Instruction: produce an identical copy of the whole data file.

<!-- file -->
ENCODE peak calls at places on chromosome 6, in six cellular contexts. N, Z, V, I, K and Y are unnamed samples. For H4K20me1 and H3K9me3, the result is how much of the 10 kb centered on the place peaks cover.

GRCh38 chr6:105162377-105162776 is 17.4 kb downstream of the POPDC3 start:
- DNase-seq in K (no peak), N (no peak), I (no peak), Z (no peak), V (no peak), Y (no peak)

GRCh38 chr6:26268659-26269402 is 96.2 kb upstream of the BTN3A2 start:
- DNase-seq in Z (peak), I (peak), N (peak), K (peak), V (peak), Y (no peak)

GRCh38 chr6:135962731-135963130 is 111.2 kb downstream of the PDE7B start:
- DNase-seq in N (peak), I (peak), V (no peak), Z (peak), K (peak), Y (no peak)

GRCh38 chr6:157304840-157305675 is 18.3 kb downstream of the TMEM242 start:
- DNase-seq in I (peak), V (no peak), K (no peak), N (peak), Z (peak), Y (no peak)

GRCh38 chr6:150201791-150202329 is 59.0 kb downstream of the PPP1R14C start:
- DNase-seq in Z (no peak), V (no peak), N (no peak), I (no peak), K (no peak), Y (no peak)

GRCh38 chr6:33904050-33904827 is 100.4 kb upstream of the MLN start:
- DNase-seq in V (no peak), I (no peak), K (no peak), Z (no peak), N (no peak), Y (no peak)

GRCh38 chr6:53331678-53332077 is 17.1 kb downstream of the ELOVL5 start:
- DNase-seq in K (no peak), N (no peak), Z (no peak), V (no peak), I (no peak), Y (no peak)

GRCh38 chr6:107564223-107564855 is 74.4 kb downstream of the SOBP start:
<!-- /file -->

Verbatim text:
ENCODE peak calls at places on chromosome 6, in six cellular contexts. N, Z, V, I, K and Y are unnamed samples. For H4K20me1 and H3K9me3, the result is how much of the 10 kb centered on the place peaks cover.

GRCh38 chr6:105162377-105162776 is 17.4 kb downstream of the POPDC3 start:
- DNase-seq in K (no peak), N (no peak), I (no peak), Z (no peak), V (no peak), Y (no peak)

GRCh38 chr6:26268659-26269402 is 96.2 kb upstream of the BTN3A2 start:
- DNase-seq in Z (peak), I (peak), N (peak), K (peak), V (peak), Y (no peak)

GRCh38 chr6:135962731-135963130 is 111.2 kb downstream of the PDE7B start:
- DNase-seq in N (peak), I (peak), V (no peak), Z (peak), K (peak), Y (no peak)

GRCh38 chr6:157304840-157305675 is 18.3 kb downstream of the TMEM242 start:
- DNase-seq in I (peak), V (no peak), K (no peak), N (peak), Z (peak), Y (no peak)

GRCh38 chr6:150201791-150202329 is 59.0 kb downstream of the PPP1R14C start:
- DNase-seq in Z (no peak), V (no peak), N (no peak), I (no peak), K (no peak), Y (no peak)

GRCh38 chr6:33904050-33904827 is 100.4 kb upstream of the MLN start:
- DNase-seq in V (no peak), I (no peak), K (no peak), Z (no peak), N (no peak), Y (no peak)

GRCh38 chr6:53331678-53332077 is 17.1 kb downstream of the ELOVL5 start:
- DNase-seq in K (no peak), N (no peak), Z (no peak), V (no peak), I (no peak), Y (no peak)

GRCh38 chr6:107564223-107564855 is 74.4 kb downstream of the SOBP start: